Passion, Purpose, and Pressure

December 27th, 2012 Comments

life its all trial errorLearning what doesn’t work, is the work of a lifetime, but often we approach it by trying to figure out what does work for us. It’s a trial and error process for most – often discouraging, and occasionally rewarding. Most of us stumble through this process and grab the first things that work for us. This works for many people. It doesn’t work well for everyone.

My first round of success in emergency services was fun, rewarding, and quite successful. Yet, at some point I grew restless and bored. I dreamed of bigger things and a life beyond the streets. It was a trip to Mexico that my eyes were opened. When I saw the needs there, especially in EMS, I realized, for the first time, there were bigger fish to fry. The effort I put into improving EMS in the US might create small, incremental changes and result in some quality improvements, but that same amount of effort would greatly reduce mortality and morbidity in developing nations.

As I processed through this reality, I also began to process through some failures in my life. I realized that drinking and partying were not working for me. Bingo! Just like that, I realized one thing that didn’t work. Unfortunately, it took about 15 years to pull out of that trap I’d fallen into. As I found serenity and spiritual alignment, I put less value on a medical approach to lifesaving and more on the eternal spiritual values. This process helped me to better clarify my life’s purposes and passions – and yet, the pressures of life continued to press from all angles.

“We’re told we need…”

We’re told we need money, housing, and food to survive – and beyond that, society tells us we need a big house, nice car, and an impressive job in order to acquire the “success” label. It’s easy to want society’s accolades, affirmations, and adorations - and yet, for some, these trappings are a dead-end.Trial & Error

Don’t get me wrong, I’d love to have the house, car, and financially successful career, but sometimes the constraints are not worth the benefits. Sometimes there are things far more important than social affirmation. For me, I’ve clearly found that family works very well for me – and I’m unwilling to sacrifice them for the sake of anyone, anything, or any job.

Four years ago some people tried to bully me into putting more emphasis on my career and less on my family. I said no and was fired for it. A year and a half ago I lost a management promotion because my family had needs that were greater than the pressures my boss was putting on me. Six months ago, I walked away from that same job because it was killing me and killing my family. Of course this means we’re losing our house, have no income, and have zero financial security. Now what?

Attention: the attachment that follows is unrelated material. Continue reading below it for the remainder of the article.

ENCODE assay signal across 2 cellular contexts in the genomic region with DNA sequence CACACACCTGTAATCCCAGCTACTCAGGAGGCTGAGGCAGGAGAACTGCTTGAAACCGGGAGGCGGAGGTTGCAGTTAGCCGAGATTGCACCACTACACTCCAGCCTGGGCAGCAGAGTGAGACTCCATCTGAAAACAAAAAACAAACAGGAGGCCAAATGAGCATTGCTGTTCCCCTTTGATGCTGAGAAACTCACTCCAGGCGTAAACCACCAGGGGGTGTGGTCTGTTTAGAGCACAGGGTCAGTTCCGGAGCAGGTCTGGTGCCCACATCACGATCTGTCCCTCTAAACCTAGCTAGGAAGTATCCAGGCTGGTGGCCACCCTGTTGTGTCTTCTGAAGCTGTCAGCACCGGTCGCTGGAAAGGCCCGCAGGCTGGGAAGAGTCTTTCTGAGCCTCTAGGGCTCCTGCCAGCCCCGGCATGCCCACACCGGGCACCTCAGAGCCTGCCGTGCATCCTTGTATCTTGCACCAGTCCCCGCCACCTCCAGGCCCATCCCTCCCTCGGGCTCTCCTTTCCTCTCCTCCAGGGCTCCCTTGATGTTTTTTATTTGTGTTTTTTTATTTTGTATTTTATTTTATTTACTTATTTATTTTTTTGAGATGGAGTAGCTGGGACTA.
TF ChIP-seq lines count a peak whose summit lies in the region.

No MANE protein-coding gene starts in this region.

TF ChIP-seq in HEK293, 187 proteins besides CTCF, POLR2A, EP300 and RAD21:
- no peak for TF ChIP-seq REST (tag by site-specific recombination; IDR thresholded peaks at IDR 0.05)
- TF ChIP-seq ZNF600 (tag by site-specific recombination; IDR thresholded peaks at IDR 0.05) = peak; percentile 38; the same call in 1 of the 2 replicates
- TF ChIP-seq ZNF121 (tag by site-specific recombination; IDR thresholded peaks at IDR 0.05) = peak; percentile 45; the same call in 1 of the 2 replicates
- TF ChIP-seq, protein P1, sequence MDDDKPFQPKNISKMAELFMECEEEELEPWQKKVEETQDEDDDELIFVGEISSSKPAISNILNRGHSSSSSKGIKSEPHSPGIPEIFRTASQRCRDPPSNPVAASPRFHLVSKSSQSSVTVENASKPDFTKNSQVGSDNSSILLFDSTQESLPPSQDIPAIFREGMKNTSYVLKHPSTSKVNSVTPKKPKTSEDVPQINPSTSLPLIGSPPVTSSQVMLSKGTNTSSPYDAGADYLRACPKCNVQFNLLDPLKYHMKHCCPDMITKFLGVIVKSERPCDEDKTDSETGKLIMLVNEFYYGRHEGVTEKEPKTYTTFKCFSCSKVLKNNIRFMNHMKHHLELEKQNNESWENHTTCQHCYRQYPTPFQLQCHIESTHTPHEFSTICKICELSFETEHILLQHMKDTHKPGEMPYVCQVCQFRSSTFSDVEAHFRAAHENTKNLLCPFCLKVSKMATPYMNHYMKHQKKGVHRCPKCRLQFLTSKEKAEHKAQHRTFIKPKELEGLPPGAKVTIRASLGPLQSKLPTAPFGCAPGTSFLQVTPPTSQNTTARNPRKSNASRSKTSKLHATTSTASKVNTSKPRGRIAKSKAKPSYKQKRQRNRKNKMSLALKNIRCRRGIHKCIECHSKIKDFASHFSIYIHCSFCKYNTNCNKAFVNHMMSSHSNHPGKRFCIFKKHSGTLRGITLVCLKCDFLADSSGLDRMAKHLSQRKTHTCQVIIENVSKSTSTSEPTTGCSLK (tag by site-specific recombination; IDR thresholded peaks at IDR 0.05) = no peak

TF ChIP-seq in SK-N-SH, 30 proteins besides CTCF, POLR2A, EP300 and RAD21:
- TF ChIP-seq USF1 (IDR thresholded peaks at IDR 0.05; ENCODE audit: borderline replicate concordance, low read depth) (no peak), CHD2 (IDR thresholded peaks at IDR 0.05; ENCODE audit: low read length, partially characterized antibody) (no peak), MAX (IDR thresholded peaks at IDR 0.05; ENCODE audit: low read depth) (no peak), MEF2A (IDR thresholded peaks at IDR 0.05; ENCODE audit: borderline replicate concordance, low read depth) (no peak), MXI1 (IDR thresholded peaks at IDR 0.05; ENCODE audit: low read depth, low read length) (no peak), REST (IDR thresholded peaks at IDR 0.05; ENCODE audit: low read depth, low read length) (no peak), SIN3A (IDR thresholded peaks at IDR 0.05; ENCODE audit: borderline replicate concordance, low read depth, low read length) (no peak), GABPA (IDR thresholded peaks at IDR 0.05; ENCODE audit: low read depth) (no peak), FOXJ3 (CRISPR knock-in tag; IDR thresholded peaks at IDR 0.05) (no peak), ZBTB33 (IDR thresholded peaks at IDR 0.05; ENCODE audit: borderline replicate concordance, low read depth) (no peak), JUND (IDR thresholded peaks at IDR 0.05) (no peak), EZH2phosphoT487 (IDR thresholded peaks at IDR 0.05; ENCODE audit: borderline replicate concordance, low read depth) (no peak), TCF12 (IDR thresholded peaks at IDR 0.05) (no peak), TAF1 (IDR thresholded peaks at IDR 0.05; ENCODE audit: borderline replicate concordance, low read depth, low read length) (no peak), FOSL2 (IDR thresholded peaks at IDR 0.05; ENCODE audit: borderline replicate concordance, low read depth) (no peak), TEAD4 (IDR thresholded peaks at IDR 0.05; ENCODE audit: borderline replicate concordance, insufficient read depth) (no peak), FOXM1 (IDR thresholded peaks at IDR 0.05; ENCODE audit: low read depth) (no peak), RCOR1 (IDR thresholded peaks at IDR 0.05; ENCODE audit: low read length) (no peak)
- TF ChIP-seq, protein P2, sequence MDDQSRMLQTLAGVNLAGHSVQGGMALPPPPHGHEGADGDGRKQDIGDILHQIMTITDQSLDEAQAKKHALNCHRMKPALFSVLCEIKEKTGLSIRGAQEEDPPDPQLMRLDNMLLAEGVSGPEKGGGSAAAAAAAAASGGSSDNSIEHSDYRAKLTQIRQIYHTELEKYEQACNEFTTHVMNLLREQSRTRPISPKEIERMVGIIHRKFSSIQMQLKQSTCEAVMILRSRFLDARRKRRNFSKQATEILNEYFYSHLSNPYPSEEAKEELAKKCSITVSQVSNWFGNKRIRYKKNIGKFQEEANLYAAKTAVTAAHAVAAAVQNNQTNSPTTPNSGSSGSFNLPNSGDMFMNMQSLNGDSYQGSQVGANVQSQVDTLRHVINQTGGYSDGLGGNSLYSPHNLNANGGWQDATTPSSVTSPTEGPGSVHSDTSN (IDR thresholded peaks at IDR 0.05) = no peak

Over the course of the last several months I have received greater clarity on my purpose and passion.

I have a passion for helping men be better men; to enable fathers to be better fathers; and to strengthen families and marriages. From my observations, men have struggled since the women’s movement gained traction 40 years ago. Women needed to stand up and be heard, but one of the unintended consequences is that men, generally, were left confused and disoriented.  In the meantime, they forgot to step up and be true to their roles as husbands, fathers, brothers, sons, and manly men. Just because we better understand the needs of women, it doesn’t mean we have to diminish our own selves.

Men without a purpose, do not engage with life, with their wives, with their families, or in their careers. Too many men lose their families because they don’t stay in the battle. These men are broken, scared, and have forgotten how to be men. They are broken. Broken men reproduce themselves through broken children.

Because of the peace and joy I’ve found through repairing my brokenness, I’d like to help other men find the same serenity. this is my passion, purpose, and calling.

Interestingly, or unfortunately, there are a lot of pressures that seem to keep me from pursuing this passion. A month ago, I began writing a book. In this day and this economy, it takes more than just putting words on the screen – it’s about building an audience and publishing network. More than personal creativity, art, and sharing – there are technical distractions.

But, bigger than this are the personal, social, and familial distractions. Family needs come before the creation of art and the saving of others. If I don’t put my family above my personal passions, than I am still failing – again. This passion, like my earlier passions can never supersede my personal serenity – or my family’s.

Sometimes, like today, I wake up ready to write – but before I know it, other people’s priorities and needs have swept over me and I don’t get to write. That’s OK – it will work out.

“What does it benefit a man to gain the whole world, but lose his soul?”

Tagged , , , , , , , , , , , , , , , , , , , , , , , , , , , , , , ,

What's this?

You are currently reading Passion, Purpose, and Pressure at Gary S. Walter.

meta

  • Enter your email address to subscribe and receive notifications of new posts by email.

%d bloggers like this: